Research Expertise and Interest
physics, condensed matter physics, experimental low temperature physics, quantum liquids, superfluid, surface waves in superfluid, liquid helium
Liquid helium is the simplest condensed matter system. It exists at temperatures down to absolute zero, is extremely pure, defect free, and devoid of spatial variations in temperature. Because of the simple nature of this system, it can be thought of as “the hydrogen atom” of condensed matter physics. It is an ideal system to test fundamental physical concepts.
The most important aspect of the Helium liquids involves Bose-Einstein Condensation (BEC) into a superfluid state. The superfluid states themselves have been very important model systems to test and demonstrate physical theories. One recent example includes work in which aspects of the Big Bang model are tested by observing quantized vortices. Another recent experiment uses superfluids to test models of intrinsic nucleation of defects.
His Low Temperature group studies both 3He (a Cooper-paired Fermion system) and 4He (a Boson system) to test fundamental physical principles. They have cryostats which cool samples below 160µK. At such low temperatures, they can measure mass currents as low as 5x10-14 gm/s, determine hydrostatic pressures as small as 10-10 atm, and measure displacement as small as 10-15m. They have also developed micro-fabrication techniques to build entire experiments on the micron scale. Their techniques have led to a substantial number of “firsts” including: photographing quantized vortex lines in 4He, demonstrating that fluid circulation is quantized in 3He, proving that Cooper pairing is responsible for superfluidity in 3He, developing a superfluid gyroscope to detect the Earth’s motion, discovering the first superfluid 3He quantum weak links (Josephson junctions), detecting superfluid surface waves in 2-dimensional 3He and making the first superfluid dc-SQUID.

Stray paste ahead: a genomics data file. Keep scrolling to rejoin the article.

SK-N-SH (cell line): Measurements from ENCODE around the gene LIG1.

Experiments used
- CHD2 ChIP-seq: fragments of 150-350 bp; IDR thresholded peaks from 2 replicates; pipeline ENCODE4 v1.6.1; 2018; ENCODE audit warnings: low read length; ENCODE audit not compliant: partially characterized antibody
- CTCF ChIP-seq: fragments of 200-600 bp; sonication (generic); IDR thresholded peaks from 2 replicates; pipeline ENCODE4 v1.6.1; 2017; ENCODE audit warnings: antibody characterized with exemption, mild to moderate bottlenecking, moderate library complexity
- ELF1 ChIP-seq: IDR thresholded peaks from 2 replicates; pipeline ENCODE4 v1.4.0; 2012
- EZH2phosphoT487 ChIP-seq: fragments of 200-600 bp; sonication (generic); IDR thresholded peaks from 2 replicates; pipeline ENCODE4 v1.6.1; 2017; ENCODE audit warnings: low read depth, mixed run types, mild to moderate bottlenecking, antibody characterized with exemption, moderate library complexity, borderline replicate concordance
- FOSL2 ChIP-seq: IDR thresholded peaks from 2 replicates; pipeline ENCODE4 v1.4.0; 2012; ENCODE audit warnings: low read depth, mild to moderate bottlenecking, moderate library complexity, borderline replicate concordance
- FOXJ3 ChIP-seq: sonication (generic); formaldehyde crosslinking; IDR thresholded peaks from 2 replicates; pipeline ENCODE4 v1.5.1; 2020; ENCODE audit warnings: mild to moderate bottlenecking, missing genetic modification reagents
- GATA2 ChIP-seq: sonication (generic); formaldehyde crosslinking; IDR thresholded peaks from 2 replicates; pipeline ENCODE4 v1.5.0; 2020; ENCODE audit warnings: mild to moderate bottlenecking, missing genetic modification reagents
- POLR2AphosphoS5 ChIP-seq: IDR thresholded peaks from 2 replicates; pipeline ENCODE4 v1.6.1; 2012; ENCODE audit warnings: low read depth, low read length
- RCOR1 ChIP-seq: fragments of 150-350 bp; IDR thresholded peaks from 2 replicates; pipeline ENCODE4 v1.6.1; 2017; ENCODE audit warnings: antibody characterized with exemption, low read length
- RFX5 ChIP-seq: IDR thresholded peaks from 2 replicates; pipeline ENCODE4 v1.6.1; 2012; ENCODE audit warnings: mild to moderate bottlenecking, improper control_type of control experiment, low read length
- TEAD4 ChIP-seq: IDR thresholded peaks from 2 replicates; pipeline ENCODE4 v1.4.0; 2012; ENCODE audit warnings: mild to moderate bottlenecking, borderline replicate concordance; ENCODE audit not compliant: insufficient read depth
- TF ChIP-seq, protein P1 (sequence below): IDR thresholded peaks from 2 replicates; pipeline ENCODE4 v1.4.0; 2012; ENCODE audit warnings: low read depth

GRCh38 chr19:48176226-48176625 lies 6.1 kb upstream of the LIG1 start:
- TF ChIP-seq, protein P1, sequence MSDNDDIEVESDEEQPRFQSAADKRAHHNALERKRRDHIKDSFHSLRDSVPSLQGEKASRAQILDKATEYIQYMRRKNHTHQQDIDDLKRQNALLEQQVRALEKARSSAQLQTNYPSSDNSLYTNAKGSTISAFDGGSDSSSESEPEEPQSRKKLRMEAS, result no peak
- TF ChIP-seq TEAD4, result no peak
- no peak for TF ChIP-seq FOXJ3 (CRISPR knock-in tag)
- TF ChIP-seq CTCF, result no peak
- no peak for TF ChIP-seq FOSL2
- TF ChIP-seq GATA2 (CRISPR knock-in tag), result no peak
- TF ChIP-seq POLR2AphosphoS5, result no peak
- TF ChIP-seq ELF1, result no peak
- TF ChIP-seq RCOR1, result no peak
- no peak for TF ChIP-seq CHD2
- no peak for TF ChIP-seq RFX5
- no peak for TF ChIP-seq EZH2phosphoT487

The group’s present research is focused on phenomena which exploit the properties of 3He weak links, 4He phase slippage, superfluid surface waves and He3:He4 mixtures. The specific projects include: 1. The development of a sensitive superfluid dc-SQUID to detect very small absolute rotation. 2. A study of the intrinsic limitations of 4He phase slip rotation sensors. 3. An investigation of the properties of 2-dimensional Fermi superfluid. 4. A demonstration of the Josephson frequency relation in 4He. 5. A search for quantized mass conductance in neutral matter.
A typical graduate student researcher in their group is involved with all aspects of his/her experiment, from the development of the experimental apparatus to the analysis and interpretation of the final data. Such training is intended to develop a well rounded scientist who has many of the skills expected in an experimental physicist.
The group consists of approximately three graduate students, one postdoctoral scientist and a technical assistant. They can accommodate one new graduate student in the group this year.